Putin and Erdogan’s Deal for Syria Can’t Last

Since neither leader can enforce the terms, the country’s war will wear on.

Russian President Vladimir Putin shakes hands with his Turkish counterpart, Recep Tayyip Erdogan, during a joint press conference following their talks in the Black Sea resort city of Sochi on Oct. 22.
Russian President Vladimir Putin shakes hands with his Turkish counterpart, Recep Tayyip Erdogan, during a joint press conference following their talks in the Black Sea resort city of Sochi on Oct. 22. Sergei Chirikov/AFP/Getty Images

It has been a busy two weeks of deal-making over Syria, culminating in a triumphant summit between Russian President Vladimir Putin and Turkish President Recep Tayyip Erdogan in Sochi last Tuesday. But will the new Turkish-Russian agreement last? After eight years of bloody war in Syria, Moscow and Ankara are celebrating their 10-point deal as the beginning of the end. But the deal will only hold if the other participants in Syria’s civil war agree to act according to Putin and Erdogan’s plan.

So what have Russia and Turkey actually agreed to? From the 10 points of their official deal, several conclusions stand out. First, Turkey agreed to halt its invasion into Syrian territory, and it will seize less Syrian territory than the 20-mile-deep “safe zone” that it originally declared it would establish in Kurdish-held territory. Second, Russia will work with Syrian leader Bashar al-Assad’s forces to push the Kurdish People’s Protection Units (YPG) back from the Turkish-Syrian border, thereby addressing some of Turkey’s security concerns. Third, Russia and Turkey will conduct joint military patrols within Syrian territory along a substantial chunk of the border. If the deal is implemented as designed, it will strengthen Syrian government control and diminish the power of the YPG, Turkey’s main concern.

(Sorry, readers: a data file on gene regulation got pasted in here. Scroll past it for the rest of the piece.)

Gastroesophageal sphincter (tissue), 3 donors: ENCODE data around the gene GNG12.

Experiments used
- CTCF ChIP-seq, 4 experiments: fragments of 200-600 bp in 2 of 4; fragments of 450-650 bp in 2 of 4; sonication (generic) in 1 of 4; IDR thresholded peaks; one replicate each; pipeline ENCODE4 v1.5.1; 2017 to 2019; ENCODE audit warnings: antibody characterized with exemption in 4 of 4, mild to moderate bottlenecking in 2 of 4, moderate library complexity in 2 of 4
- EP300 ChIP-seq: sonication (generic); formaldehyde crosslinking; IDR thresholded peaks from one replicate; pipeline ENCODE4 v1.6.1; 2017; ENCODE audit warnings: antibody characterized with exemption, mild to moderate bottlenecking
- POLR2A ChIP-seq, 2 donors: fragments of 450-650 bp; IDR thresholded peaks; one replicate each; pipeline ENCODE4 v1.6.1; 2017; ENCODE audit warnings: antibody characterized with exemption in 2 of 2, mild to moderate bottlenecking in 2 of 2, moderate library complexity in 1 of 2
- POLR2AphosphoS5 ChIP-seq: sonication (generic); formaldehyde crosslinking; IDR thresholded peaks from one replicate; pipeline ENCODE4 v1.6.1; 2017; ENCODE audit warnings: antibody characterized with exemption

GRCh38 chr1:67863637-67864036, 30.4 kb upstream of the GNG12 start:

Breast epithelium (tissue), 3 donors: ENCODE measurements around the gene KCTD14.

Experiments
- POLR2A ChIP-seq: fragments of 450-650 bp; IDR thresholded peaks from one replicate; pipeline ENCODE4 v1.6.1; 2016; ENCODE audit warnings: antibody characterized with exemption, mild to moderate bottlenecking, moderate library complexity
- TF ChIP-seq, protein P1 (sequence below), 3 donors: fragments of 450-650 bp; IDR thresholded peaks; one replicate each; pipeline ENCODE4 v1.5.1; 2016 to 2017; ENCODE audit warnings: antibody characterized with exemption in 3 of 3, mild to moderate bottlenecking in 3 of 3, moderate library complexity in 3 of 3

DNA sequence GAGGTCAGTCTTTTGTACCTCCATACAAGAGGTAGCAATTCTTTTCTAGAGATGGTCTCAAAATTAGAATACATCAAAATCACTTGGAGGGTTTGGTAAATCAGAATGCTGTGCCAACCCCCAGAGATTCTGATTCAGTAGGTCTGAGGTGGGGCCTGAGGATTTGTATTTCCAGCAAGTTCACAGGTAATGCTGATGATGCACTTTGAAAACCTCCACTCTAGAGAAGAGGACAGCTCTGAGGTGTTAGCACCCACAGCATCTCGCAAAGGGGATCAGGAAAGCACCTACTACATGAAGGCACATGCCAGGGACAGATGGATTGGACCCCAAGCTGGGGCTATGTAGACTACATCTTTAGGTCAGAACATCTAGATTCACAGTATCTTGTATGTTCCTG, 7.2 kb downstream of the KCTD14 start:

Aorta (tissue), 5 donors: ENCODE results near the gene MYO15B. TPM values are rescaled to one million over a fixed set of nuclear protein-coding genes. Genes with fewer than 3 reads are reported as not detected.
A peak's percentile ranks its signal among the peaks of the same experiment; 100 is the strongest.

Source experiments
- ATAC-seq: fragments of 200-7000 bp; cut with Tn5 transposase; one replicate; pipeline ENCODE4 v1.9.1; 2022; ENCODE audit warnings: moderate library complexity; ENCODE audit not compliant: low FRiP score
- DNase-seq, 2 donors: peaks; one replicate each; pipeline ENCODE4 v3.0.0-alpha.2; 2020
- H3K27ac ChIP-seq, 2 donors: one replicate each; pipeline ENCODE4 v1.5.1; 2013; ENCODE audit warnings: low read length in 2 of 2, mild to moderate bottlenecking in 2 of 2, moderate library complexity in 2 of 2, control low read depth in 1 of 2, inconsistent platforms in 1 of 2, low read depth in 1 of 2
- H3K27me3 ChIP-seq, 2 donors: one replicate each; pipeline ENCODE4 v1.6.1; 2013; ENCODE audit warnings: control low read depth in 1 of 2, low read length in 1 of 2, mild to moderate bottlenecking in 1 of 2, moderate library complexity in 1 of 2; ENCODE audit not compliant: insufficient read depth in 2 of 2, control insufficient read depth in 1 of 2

It is unclear, though, whether the deal will hold. Turkey and Russia may be committed, but it is unlikely that the other combatants will abide by the deal. Start with the Kurds. A key facet of the Putin-Erdogan negotiations was that “all YPG elements and their weapons will be removed” from certain areas and that “both sides will take necessary measures to prevent infiltrations of terrorist elements.” Surely, the YPG, which makes up the majority of the Syrian Democratic Forces, has no choice but to comply in the short term. U.S. President Donald Trump’s decision to withdraw pulled the rug out from under YPG leaders, and they in turn have retreated away from part of the border.

If the force is disbanded, someone will have to do the disbanding. Russia, even after it deploys its troops for the promised “joint patrols,” will not have the forces needed for a sustained campaign against the YPG. Nor does Russia have much interest in reducing the Kurds’ fighting power. Perhaps Assad has the capability of pressuring the YPG to disarm. But he is unlikely to be willing. It would make little sense to use scarce resources putting down Ankara’s primary rival at a time when Turkey and Syria are still at odds over many other issues.